Bottle of Water

345 words | 2 page(s)

When you purchase a bottle of water, the water is not totally pure. Although the content of bottled water can vary by brand, bottled water commonly contains ionic compounds that include calcium, magnesium, potassium, and/or sodium (Azoulay, Garzon, & Eisenberg, 2001), such as calcium chloride, magnesium chloride, magnesium sulfate, sodium bicarbonate, potassium bicarbonate, and potassium chloride (Stanek, 2014). Some of the other trace elements that may be found in bottled water include iodine and lithium (Marktl, 2009). If the bottled water is marketed as sparkling water, it also contains carbon dioxide (Reynolds, 2005). Although uncommon, there are also reports of bottled water containing bacteria, protozoa, and viruses (Reynolds, 2005).

Although arsenic is known for its toxic effects on the human body if sufficient quantities are consumed, finding it in bottled water is not an automatic cause for concern. Arsenic is naturally found in rocks, soil, and air (EPA, 2001), so it would not be surprising to find that bottled water contains trace amounts of this element. According to the EPA (2017), the acceptable level of arsenic in water systems is 10 parts per billion.

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If the amount of arsenic measured in the bottled water is lower than this level, health risks are minimal (EPA, 2001). In order to determine whether or not the presence of arsenic in bottled water should raise concern, it may be helpful to explore whether arsenic-releasing activities, such as mining or industrial agriculture (EPA, 2001), are occurring near the source of the bottled water, which could raise levels in the future.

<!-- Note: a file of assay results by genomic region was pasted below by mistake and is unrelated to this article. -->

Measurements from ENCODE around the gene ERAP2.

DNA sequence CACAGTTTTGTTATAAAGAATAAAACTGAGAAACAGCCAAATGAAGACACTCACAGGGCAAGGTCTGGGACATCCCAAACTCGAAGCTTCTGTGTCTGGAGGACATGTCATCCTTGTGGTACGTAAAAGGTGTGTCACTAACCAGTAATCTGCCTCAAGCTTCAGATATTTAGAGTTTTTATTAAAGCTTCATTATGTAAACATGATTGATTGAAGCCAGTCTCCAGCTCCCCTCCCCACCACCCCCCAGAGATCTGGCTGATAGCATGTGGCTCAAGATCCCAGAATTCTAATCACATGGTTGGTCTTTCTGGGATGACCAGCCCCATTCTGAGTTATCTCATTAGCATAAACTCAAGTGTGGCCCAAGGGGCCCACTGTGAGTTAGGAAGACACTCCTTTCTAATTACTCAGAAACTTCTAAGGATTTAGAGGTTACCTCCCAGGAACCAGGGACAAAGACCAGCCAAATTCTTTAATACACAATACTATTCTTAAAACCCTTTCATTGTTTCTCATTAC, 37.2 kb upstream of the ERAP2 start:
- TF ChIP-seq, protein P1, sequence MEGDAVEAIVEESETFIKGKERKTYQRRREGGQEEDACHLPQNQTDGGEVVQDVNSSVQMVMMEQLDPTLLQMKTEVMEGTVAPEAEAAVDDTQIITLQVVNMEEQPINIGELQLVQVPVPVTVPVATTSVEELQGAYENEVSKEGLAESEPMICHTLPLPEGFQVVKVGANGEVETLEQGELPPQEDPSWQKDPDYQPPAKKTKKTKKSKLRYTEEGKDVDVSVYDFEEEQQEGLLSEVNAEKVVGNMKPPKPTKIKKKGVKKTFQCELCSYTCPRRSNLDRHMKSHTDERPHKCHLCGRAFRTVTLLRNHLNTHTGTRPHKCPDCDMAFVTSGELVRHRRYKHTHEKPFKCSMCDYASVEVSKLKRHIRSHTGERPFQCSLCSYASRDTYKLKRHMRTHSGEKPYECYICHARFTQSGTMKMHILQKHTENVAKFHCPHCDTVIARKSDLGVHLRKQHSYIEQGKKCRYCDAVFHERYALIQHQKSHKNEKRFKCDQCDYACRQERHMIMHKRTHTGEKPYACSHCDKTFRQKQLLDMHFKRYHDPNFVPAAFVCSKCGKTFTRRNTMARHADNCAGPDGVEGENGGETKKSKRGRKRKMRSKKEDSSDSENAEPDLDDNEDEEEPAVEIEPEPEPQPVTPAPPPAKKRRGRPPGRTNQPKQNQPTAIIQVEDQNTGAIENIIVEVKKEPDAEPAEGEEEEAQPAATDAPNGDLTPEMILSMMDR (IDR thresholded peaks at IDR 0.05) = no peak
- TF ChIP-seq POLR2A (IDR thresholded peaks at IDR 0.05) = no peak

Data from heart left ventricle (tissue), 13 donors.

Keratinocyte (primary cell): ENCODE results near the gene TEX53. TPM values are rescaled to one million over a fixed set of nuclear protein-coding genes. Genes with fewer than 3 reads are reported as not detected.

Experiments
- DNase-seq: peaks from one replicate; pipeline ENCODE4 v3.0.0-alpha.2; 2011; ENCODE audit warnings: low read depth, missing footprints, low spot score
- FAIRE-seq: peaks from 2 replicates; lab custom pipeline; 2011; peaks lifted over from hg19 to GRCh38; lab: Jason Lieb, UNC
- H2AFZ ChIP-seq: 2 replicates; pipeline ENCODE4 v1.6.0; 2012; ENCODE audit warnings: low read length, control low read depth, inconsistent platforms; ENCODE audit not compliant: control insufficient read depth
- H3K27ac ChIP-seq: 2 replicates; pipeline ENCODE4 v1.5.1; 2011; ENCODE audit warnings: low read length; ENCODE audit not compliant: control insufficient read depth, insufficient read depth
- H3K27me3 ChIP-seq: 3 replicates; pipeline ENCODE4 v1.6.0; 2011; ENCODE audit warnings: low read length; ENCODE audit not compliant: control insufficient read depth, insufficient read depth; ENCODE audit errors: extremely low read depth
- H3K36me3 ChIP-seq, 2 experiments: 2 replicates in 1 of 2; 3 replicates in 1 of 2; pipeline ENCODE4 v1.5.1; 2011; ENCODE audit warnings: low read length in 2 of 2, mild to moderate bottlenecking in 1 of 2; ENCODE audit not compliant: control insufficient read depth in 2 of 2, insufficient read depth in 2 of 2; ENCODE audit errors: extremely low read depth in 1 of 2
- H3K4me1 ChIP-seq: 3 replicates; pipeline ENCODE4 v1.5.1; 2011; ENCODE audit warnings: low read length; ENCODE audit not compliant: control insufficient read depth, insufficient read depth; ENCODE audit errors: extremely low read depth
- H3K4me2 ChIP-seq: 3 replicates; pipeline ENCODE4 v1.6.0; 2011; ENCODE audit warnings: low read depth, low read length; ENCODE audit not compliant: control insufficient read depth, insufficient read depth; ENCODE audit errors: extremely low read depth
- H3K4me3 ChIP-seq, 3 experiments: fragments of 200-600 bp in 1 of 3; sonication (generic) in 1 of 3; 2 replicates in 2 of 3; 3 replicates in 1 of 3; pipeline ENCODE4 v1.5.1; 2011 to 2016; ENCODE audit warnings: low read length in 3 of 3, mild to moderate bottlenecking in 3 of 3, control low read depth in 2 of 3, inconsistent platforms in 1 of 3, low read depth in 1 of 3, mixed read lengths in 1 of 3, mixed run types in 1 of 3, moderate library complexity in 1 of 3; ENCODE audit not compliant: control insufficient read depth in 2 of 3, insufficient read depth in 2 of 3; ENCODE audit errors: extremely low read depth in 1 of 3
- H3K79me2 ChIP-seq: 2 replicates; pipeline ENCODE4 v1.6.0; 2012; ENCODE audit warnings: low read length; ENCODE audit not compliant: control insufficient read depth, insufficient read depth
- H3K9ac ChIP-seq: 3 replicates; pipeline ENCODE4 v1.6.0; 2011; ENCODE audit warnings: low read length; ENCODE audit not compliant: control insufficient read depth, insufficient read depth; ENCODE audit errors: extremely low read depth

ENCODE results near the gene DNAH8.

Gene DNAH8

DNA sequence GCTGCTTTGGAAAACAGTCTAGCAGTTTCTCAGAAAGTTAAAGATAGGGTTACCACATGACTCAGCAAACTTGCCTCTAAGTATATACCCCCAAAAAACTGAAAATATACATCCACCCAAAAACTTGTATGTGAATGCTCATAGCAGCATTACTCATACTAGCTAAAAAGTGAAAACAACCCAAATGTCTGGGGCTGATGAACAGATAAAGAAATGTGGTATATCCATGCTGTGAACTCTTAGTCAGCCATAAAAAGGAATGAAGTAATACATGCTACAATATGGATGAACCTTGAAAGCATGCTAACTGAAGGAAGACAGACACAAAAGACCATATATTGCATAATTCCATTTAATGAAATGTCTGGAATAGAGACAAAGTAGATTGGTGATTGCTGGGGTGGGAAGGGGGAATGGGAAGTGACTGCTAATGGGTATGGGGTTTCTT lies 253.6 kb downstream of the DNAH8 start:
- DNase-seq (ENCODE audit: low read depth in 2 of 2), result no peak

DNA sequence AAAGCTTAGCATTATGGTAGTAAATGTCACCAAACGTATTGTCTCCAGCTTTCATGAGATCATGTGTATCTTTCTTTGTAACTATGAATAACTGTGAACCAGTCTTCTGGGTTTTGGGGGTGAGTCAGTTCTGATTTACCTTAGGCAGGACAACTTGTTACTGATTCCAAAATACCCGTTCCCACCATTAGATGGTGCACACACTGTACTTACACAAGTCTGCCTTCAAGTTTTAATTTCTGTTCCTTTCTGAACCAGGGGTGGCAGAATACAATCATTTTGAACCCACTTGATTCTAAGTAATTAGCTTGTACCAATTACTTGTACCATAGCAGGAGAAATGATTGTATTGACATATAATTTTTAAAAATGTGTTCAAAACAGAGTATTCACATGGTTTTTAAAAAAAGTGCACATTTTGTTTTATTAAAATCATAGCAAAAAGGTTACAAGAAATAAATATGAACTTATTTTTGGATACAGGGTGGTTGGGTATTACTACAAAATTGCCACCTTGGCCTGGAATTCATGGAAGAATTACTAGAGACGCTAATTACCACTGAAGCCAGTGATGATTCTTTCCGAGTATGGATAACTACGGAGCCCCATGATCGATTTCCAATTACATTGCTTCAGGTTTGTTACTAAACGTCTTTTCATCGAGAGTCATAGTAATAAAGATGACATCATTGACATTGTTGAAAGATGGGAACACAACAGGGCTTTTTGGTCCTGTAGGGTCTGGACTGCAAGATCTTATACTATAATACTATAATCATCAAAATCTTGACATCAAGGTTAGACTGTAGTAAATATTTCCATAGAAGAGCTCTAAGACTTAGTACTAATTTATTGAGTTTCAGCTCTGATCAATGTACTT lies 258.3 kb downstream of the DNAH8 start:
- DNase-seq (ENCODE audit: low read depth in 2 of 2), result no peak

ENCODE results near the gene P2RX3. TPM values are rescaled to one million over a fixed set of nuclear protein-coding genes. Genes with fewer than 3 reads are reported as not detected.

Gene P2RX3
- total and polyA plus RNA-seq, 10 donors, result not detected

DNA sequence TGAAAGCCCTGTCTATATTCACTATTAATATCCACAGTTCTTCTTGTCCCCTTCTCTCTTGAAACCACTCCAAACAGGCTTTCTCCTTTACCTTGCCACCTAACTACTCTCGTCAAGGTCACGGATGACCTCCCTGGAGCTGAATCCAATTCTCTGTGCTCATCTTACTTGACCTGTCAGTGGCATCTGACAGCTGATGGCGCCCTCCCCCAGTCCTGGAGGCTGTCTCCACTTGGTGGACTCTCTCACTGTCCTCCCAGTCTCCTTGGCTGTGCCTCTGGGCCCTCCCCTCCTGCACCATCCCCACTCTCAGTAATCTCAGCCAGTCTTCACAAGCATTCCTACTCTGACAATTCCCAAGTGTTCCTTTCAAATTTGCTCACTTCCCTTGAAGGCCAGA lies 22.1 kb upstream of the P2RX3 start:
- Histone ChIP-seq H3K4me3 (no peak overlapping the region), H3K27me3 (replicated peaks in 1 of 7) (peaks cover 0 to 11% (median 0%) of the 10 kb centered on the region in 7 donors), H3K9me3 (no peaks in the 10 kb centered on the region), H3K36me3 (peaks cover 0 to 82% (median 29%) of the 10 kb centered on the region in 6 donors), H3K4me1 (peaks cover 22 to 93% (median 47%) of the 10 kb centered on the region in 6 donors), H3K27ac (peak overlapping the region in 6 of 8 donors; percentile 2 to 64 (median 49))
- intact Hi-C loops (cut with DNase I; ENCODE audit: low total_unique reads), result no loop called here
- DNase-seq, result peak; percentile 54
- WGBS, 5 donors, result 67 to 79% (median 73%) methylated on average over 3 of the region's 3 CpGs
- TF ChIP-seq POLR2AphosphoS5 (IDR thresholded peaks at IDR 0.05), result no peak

• Azoulay, A., Garzon, P., & Eisenberg, M.J. (2001). Comparison of the mineral content of tap water and bottled waters. Journal of General Internal Medicine, 16(3), 168-75.
  • Marktl, W. (2009). Health-related effects of natural mineral waters. Wiel Klin Wochenschr, 121(17-18), 544-50.
  • Reynolds, K.A. (2005). The microbial quality and safety of bottled water. Water Conditioning & Purification Magazine. Retrieved from http://www.wcponline.com/2005/09/15/microbial-quality-safety-bottled-water/
  • Stanek, B. (2014). Why your bottled water contains four different ingredients. Time. Retrieved from http://time.com/3029191/bottled-water-ingredients-nutrition-health/
  • Technical fact sheet: Final rule for arsenic in drinking water. (2001). EPA. Retrieved from https://nepis.epa.gov/Exe/ZyPdf.cgi?Dockey=20001XXE.txt

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